Release Date: Jun 2, 2015
Record label: Southern Lord Records
Genre(s): Pop/Rock, Heavy Metal, Hard Rock, Stoner Metal, Sludge Metal
Greg Anderson must know a thing or two about meditation. As one-half of the pioneering drone metal outfit Sunn O))), the guitarist certainly has an understanding of how patience and discipline can take us higher. That band’s long, trance-inducing epics lull us with painterly calm before cleansing us with noise. Now Anderson has revived his pre-Sunn O))) group, the stoner doom riff monster that is Goatsnake.
The expectations were impossibly high for Goatsnake's first full-length album in 15 years. Their Roadburn reunion gig in 2010 whet appetites, but it took another half decade for schedules, ambition, and creative drives to gel for Black Age Blues, produced by Nick Raskulinecz. The lineup is vocalist Pete Stahl, guitarist Greg Anderson, and drummer Greg Rogers, with new bassist Scott Renner from Sourvein joining the fold.
With Greg Anderson so tied up with destroying the eardrums of audiences around the world with drone behemoths Sunn O))) it seems as if there’s just not been time enough in the day for him to explore the joy of the riff. It’s been 15 years since Goatsnake last released an album (although the Trampled Under Hoof EP emerged in 2004), and, apart from an occasional live appearance in recent years, the band has been on ice. Black Age Blues thankfully sees the end of the hiatus, and it is clearly apparent that Anderson has been stockpiling masses of killer riffs over the years, waiting for the right time and place to unleash them.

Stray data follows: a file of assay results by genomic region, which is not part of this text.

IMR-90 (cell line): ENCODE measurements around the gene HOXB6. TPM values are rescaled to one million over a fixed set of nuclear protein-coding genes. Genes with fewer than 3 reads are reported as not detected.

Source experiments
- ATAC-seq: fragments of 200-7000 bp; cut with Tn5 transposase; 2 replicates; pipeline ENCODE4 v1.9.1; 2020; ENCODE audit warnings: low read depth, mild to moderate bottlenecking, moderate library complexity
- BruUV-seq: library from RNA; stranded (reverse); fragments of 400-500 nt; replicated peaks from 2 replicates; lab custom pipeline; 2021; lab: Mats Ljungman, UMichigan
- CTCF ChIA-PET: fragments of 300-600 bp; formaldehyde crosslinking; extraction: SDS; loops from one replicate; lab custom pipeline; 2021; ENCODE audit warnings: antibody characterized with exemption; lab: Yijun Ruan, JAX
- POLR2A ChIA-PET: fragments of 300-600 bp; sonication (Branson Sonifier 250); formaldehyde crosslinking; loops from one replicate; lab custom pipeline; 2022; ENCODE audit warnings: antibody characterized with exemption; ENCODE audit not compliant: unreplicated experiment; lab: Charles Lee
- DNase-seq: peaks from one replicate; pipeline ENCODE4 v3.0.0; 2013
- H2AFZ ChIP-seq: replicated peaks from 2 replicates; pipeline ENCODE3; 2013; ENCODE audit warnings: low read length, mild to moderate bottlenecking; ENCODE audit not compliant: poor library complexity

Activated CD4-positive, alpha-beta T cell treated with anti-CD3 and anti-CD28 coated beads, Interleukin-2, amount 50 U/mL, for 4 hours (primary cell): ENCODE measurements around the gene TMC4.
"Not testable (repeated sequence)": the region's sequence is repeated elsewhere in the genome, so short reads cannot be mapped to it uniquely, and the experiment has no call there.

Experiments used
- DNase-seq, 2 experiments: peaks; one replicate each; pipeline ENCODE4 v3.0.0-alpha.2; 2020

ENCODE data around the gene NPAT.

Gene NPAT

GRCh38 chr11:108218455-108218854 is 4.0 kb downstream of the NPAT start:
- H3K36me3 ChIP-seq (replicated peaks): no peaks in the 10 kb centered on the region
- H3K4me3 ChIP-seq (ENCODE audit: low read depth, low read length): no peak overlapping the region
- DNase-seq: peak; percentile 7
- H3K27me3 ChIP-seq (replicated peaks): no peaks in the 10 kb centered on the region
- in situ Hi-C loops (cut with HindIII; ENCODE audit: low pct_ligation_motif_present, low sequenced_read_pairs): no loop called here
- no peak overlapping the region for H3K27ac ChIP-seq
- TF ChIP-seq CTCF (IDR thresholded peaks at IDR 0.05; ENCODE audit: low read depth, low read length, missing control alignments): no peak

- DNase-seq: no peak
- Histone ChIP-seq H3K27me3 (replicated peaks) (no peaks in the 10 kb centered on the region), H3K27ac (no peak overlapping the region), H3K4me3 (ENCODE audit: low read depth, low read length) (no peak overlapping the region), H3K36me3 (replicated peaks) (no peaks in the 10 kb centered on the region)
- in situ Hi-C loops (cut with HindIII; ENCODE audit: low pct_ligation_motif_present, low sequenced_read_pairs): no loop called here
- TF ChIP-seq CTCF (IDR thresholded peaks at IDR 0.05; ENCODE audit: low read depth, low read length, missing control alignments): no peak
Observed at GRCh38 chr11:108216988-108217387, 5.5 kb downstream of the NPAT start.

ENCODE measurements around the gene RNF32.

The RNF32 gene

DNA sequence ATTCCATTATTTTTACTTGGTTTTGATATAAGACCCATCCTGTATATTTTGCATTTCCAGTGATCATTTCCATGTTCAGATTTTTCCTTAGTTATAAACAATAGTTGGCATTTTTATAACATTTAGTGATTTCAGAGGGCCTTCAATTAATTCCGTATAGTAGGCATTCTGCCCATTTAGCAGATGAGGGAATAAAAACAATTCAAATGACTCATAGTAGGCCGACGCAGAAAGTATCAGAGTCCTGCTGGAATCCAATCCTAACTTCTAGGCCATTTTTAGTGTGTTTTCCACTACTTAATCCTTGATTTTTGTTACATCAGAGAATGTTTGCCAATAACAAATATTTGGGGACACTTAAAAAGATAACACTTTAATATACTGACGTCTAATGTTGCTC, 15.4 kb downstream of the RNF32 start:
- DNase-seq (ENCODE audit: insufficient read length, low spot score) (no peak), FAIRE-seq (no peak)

“At the end of the day/As the light begins to fade… Y’know, tomorrow’s not promised to anyone. ” A Southern-drenched muck launched from guitarist Greg Anderson’s fret board travels at a hiker’s stride beneath singer Pete Stahl, the song Another River To Cross introducing the first piece of recorded anything from sludge metal pioneers Goatsnake in about eleven years. With acoustic help from Slint’s David Pajo, the influence of folk, blues and gospel that courses through Goatsnake’s new album, Black Age Blues, is quietly addressed in the album’s opening act before Anderson plugs in, his six-string strangulation an immediate gift.
During their decade-plus long disappearance, the supergroup status of the doom band Goatsnake grew. When the quartet released their last album, 2000’s Flower of Disease, the new project of guitarist Greg Anderson, an amplifier-worship duo he called Sunn O))), had issued its debut LP only months earlier. Scream—the childhood hardcore Virginia crew and talent crucible of Goatsnake singer Pete Stahl—had yet to reunite.
Cult Californian stoner squad rise again. Though they never officially disbanded, Goatsnake have been dormant as a creative entity for 15 years, reuniting only for sporadic festival appearances.. ADVERTISING inRead invented by Teads.
BB King is dead, a bad moon is rising, and we've all got the Black Age Blues. Cult supergroup Goatsnake return for the first time in over a decade: bigger, brighter, groovier and heavier than before. When guitarist Greg Anderson moved to Los Angeles from Seattle in the late 90s, he transplanted his roaring Sunn O))) amp engine into The Obsessed's rhythm section chassis, and put Pete Stahl at the wheel.
The next time you’re tripping on acid and riding a stolen Harley through the Mojave Desert, you should listen to Goatsnake. Formed in 1996, the L.A. doom lords broke up in 2001 and briefly reunited in ’04 to release the Trampled Under Hoof EP. Throughout 2010 and ’11, Goatsnake played a few festivals, but Black Age Blues marks the official end of the band’s 11-year hiatus.